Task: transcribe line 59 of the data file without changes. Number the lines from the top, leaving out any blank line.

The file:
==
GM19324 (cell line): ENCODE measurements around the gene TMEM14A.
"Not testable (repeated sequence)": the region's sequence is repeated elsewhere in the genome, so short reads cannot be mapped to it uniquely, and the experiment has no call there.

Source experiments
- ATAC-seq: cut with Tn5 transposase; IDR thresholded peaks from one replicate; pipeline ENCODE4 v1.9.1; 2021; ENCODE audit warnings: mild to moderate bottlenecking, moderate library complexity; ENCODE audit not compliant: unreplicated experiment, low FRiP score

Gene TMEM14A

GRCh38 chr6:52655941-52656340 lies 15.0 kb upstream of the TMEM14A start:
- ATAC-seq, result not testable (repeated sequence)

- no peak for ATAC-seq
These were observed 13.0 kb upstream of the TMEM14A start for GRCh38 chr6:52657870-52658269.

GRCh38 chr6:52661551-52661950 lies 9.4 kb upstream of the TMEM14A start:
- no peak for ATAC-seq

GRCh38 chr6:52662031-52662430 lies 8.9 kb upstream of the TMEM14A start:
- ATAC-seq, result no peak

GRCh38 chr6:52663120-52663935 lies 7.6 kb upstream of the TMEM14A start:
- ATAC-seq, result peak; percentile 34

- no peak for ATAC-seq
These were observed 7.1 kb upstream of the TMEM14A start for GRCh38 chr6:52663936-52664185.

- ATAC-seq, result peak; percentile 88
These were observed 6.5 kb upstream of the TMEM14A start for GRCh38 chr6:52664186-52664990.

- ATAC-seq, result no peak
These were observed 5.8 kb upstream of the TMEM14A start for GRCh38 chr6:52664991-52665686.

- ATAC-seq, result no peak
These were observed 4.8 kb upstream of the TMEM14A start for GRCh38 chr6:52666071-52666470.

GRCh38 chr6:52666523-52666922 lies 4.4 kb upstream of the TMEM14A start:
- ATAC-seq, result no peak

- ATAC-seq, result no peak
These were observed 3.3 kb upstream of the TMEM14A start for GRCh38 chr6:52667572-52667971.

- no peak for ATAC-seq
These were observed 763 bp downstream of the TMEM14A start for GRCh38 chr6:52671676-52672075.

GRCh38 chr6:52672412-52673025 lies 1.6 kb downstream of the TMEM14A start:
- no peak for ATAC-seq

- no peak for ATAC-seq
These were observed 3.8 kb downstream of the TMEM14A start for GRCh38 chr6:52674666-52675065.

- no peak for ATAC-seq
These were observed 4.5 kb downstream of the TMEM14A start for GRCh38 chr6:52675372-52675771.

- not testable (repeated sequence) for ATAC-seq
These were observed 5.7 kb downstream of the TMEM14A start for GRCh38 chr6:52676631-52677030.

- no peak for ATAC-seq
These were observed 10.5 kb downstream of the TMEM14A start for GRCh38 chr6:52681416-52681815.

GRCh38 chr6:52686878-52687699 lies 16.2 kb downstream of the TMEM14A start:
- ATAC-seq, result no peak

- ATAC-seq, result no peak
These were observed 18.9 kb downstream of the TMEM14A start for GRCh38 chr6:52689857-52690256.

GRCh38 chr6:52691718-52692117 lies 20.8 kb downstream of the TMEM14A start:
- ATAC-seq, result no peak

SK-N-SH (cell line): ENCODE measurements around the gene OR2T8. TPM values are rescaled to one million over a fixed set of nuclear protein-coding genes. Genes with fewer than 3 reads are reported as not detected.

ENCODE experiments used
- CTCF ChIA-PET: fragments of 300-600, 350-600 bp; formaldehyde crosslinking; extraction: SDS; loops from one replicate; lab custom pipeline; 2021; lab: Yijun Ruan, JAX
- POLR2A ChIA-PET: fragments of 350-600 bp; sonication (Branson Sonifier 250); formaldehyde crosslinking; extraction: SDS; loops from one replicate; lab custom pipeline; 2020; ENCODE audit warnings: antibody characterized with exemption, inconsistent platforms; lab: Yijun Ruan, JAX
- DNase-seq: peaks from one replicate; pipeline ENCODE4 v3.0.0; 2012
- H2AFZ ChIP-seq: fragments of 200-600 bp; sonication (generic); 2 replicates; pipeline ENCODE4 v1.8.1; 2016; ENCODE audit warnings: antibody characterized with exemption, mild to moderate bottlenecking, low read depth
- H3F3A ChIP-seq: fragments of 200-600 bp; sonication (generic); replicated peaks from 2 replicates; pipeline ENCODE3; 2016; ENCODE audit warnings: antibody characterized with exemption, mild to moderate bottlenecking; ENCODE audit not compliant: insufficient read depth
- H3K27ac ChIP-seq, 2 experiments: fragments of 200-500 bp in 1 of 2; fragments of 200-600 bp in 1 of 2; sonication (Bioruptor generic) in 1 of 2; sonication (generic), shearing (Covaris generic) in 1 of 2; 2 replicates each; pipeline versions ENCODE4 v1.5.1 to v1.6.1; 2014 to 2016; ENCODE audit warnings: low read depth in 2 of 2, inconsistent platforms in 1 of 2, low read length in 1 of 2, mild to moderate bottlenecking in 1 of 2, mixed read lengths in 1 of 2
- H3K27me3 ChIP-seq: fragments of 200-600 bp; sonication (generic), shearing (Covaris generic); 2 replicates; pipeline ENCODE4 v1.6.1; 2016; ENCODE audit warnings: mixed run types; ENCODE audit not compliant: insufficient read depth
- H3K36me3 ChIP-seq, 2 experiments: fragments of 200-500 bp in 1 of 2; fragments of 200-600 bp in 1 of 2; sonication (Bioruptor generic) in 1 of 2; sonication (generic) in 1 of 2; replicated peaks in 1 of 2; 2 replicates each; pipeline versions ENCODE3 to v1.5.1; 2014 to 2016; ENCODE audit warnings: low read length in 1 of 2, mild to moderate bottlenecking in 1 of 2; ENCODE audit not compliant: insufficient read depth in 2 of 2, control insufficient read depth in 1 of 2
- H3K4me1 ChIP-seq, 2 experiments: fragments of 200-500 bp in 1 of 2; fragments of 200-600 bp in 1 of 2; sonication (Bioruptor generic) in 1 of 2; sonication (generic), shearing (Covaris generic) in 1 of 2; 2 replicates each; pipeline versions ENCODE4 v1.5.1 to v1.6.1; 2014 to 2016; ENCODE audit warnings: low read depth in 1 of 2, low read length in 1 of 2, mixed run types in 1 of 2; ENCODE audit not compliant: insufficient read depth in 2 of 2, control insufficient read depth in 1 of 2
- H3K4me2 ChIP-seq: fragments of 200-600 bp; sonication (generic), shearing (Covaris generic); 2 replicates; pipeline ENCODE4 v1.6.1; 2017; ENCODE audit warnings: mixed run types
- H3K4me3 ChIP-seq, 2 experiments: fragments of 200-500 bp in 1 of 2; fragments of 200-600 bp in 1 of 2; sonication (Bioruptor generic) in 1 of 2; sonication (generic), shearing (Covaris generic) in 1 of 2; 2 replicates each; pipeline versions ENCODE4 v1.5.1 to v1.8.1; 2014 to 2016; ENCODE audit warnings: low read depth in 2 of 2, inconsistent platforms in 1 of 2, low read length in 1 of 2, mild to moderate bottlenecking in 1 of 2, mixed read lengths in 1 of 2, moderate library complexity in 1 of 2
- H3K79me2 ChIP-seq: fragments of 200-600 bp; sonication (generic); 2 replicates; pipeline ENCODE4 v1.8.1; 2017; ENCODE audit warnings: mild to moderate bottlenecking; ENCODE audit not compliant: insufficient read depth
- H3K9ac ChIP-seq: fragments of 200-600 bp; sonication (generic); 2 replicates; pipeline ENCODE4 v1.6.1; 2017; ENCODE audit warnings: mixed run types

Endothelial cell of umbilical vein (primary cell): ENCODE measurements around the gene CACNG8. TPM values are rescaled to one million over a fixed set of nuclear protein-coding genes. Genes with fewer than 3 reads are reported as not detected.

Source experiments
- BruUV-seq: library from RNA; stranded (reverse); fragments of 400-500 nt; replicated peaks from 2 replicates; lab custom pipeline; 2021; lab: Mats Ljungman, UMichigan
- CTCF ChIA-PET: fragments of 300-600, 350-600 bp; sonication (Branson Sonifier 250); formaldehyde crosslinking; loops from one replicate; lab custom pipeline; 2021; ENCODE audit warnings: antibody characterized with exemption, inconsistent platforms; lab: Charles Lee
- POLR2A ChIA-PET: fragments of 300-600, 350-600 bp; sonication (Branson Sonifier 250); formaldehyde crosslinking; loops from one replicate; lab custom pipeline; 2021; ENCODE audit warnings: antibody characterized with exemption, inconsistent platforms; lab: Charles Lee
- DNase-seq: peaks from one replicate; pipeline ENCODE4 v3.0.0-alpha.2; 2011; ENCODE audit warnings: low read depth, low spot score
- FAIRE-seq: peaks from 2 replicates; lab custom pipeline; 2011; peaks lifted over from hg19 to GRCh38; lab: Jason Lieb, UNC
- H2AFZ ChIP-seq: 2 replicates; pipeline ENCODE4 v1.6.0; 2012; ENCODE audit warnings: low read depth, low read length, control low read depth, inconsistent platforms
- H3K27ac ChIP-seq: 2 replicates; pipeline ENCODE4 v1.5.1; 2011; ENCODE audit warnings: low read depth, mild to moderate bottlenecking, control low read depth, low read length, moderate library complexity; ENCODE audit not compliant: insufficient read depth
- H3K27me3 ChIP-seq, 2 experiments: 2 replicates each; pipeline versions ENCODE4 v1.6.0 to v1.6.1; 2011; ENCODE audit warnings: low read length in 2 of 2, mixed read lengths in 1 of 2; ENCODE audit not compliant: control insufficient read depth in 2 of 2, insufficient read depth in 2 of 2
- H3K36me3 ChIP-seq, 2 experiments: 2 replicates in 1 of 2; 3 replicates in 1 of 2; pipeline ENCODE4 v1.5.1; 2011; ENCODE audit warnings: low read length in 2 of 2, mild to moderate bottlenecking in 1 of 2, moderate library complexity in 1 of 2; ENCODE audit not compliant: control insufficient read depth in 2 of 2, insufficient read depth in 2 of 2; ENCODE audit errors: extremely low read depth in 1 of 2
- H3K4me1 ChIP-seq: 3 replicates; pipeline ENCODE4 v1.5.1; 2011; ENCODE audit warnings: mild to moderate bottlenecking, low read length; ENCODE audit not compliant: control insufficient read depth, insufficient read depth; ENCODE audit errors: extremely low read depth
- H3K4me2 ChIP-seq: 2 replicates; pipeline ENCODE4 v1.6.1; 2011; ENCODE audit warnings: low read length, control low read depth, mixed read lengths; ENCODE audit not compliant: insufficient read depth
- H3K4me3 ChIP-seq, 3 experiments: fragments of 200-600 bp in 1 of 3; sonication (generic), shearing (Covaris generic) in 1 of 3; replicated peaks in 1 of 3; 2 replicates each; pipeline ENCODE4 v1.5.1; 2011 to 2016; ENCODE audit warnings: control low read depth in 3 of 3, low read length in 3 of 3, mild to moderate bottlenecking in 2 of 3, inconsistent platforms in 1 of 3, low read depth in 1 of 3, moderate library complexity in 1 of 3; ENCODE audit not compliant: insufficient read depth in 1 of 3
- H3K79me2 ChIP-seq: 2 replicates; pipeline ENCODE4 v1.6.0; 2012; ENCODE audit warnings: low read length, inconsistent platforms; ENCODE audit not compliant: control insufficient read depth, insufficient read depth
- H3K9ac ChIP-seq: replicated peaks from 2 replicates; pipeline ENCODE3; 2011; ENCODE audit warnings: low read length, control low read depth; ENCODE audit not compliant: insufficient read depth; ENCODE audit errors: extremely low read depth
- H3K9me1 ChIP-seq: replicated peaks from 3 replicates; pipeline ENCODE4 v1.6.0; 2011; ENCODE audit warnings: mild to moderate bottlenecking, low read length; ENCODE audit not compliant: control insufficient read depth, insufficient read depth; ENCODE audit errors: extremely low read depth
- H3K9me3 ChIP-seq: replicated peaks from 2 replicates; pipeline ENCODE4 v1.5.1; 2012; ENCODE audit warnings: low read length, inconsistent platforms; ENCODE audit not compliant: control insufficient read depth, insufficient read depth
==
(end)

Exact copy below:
- H3K79me2 ChIP-seq: fragments of 200-600 bp; sonication (generic); 2 replicates; pipeline ENCODE4 v1.8.1; 2017; ENCODE audit warnings: mild to moderate bottlenecking; ENCODE audit not compliant: insufficient read depth